Even in Washington, D.C., demands slopes downward. The city has proposed raising fares on the city’s subway, the Metro, as a way to eliminate a multi-million dollar deficit. From yesterday’s Washington Post :
Rush-hour Metrorail riders face a $2.10 fare increase, and some
off-peak passengers could get discounts under a proposal designed to
raise money, change rider habits and ease crowding.
changes are part of a far-reaching plan that Metro budget officials
present to the agency’s board today that could drastically alter how
much riders pay and how they pay it. The plan is aimed at closing a
$116 million budget shortfall, but it also attempts to improve service
by encouraging the use of electronic SmarTrip cards and changing the
times that people use the subway.
Somehow, when there’s a budget shortfall, people always assume that the solution is to raise prices. Increases in prices can lead to higher revenue. But revenue is the product of price and quantity and when you increase price, you inevitably get lower quantity—demand slopes downward. The question is, how much lower? If the decrease in quantity is large enough, it can offset the increase in price and actually lead to lower revenue. Sometimes, the way to raise more money is to lower price and attract enough customers to offset the drop in price.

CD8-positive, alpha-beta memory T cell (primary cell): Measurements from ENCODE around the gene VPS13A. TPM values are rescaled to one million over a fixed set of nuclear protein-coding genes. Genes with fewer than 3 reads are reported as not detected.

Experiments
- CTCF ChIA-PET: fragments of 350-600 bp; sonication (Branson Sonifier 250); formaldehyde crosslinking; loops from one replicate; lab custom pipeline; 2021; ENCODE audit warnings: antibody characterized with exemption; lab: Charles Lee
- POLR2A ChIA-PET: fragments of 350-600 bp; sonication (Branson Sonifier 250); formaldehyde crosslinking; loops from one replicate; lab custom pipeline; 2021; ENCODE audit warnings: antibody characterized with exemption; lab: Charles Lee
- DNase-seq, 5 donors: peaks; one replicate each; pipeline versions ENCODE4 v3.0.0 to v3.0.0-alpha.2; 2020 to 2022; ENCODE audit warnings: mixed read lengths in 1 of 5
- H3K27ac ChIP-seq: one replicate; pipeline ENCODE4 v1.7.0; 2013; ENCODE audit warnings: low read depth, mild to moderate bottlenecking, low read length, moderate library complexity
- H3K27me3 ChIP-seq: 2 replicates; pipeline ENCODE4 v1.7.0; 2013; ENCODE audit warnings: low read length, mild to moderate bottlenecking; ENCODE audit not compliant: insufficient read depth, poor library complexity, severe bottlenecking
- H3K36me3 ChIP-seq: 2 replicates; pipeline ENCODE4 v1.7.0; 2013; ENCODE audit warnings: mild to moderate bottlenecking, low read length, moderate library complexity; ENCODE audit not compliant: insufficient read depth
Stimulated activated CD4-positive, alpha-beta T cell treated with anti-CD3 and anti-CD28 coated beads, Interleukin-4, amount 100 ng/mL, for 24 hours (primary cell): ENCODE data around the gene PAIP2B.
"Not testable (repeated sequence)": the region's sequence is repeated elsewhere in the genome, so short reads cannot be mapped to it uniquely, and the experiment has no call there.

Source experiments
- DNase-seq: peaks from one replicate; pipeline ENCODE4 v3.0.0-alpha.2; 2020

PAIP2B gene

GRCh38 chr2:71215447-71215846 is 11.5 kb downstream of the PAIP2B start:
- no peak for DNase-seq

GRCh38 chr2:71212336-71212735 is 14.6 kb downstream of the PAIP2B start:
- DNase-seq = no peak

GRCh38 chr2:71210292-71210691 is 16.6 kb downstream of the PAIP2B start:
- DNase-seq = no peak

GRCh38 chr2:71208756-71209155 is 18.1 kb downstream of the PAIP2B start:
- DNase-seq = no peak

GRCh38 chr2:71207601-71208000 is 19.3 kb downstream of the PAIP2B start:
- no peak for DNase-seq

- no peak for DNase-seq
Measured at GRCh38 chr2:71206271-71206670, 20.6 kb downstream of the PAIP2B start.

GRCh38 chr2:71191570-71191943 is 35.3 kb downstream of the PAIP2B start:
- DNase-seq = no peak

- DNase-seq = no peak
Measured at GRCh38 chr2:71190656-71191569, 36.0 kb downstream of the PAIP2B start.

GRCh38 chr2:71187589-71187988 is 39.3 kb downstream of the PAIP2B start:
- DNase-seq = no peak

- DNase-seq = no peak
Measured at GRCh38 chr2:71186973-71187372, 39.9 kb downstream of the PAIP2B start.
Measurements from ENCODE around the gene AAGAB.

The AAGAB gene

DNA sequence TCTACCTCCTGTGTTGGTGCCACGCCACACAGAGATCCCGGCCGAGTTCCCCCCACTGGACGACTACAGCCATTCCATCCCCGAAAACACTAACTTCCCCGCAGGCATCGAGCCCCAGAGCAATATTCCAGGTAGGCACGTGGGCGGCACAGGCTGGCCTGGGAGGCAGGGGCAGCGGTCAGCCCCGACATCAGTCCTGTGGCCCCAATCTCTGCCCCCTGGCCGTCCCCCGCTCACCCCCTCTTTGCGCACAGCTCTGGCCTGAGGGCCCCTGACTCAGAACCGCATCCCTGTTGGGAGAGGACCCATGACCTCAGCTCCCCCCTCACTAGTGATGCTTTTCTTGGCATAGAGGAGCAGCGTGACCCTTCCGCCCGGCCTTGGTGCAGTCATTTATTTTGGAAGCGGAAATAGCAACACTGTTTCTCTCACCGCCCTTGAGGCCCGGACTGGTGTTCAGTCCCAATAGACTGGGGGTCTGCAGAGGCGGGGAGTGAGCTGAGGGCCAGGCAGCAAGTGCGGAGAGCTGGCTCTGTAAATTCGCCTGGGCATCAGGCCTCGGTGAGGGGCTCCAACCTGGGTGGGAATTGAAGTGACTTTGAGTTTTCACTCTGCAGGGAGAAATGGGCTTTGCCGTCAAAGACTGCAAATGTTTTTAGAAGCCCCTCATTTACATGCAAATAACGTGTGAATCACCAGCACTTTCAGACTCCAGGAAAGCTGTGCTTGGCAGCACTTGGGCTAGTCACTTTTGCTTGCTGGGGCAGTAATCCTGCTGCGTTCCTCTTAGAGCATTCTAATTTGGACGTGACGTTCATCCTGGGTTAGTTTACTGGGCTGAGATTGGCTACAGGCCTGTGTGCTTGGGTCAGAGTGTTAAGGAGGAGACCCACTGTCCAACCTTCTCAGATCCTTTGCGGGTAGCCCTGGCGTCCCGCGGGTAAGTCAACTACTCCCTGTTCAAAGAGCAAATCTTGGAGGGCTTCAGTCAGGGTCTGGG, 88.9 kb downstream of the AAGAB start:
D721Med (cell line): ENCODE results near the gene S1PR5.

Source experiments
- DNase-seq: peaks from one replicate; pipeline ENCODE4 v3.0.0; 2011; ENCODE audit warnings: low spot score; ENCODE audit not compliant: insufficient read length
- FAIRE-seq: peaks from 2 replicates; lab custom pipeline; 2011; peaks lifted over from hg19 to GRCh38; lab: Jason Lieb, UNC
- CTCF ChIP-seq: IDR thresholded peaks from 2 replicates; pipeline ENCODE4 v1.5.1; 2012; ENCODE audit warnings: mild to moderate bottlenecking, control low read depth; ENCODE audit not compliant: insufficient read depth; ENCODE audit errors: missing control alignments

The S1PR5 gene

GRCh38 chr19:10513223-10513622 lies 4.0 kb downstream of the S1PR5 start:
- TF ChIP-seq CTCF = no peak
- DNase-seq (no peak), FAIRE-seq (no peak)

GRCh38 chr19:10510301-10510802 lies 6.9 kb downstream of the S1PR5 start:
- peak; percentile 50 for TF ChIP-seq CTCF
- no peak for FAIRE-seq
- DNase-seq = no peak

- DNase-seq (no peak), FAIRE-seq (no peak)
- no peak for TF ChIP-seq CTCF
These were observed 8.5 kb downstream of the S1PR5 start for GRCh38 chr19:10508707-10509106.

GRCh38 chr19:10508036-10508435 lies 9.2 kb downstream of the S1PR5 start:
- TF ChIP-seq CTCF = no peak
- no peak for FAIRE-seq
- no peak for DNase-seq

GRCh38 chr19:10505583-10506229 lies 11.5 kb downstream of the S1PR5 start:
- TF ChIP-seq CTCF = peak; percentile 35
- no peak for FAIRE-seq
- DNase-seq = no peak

Today, the Post reports  that demand slopes downward and that demand may be sufficiently responsive to price to cause real problems for the Metro system’s plan:
Scores of Metro riders, reacting angrily to proposed fare increases,
say the hikes are so dramatic that taking the subway may no longer make
sense, raising the possibility that large numbers will ditch mass
"It’s ridiculous," Mike Green, 42, who takes
the Red Line during rush hour between Shady Grove and Farragut North,
said in an interview. "Surcharging people to ride during rush hour is
like saying goodbye to the commuter," he wrote in an earlier e-mail. "I
Talk is cheap. We’ll see many riders will actually start driving. But it is always good to remember that when you change a price, you can’t hold everything else constant. I wonder if the Metro even considered the likelihood of a reduction in ridership in response to a fare increase.